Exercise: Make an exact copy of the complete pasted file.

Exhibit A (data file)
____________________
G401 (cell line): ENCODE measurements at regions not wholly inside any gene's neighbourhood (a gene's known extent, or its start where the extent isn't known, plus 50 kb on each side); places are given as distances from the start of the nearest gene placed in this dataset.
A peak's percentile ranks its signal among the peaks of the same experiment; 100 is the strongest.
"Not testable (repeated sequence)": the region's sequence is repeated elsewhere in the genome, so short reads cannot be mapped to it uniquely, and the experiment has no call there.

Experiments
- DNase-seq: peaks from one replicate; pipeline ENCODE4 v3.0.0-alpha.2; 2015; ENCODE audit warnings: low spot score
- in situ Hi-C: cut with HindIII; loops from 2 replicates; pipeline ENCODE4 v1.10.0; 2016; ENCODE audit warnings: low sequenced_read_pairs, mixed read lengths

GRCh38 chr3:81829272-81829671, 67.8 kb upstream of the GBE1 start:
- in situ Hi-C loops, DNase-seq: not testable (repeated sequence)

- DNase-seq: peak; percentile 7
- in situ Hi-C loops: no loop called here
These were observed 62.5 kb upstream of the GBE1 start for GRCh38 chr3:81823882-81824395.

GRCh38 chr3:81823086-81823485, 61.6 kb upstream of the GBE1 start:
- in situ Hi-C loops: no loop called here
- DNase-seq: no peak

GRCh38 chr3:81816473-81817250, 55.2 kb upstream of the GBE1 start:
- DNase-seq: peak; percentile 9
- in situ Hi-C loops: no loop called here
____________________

G401 (cell line): ENCODE measurements at regions not wholly inside any gene's neighbourhood (a gene's known extent, or its start where the extent isn't known, plus 50 kb on each side); places are given as distances from the start of the nearest gene placed in this dataset.
A peak's percentile ranks its signal among the peaks of the same experiment; 100 is the strongest.
"Not testable (repeated sequence)": the region's sequence is repeated elsewhere in the genome, so short reads cannot be mapped to it uniquely, and the experiment has no call there.

Experiments
- DNase-seq: peaks from one replicate; pipeline ENCODE4 v3.0.0-alpha.2; 2015; ENCODE audit warnings: low spot score
- in situ Hi-C: cut with HindIII; loops from 2 replicates; pipeline ENCODE4 v1.10.0; 2016; ENCODE audit warnings: low sequenced_read_pairs, mixed read lengths

GRCh38 chr3:81829272-81829671, 67.8 kb upstream of the GBE1 start:
- in situ Hi-C loops, DNase-seq: not testable (repeated sequence)

- DNase-seq: peak; percentile 7
- in situ Hi-C loops: no loop called here
These were observed 62.5 kb upstream of the GBE1 start for GRCh38 chr3:81823882-81824395.

GRCh38 chr3:81823086-81823485, 61.6 kb upstream of the GBE1 start:
- in situ Hi-C loops: no loop called here
- DNase-seq: no peak

GRCh38 chr3:81816473-81817250, 55.2 kb upstream of the GBE1 start:
- DNase-seq: peak; percentile 9
- in situ Hi-C loops: no loop called here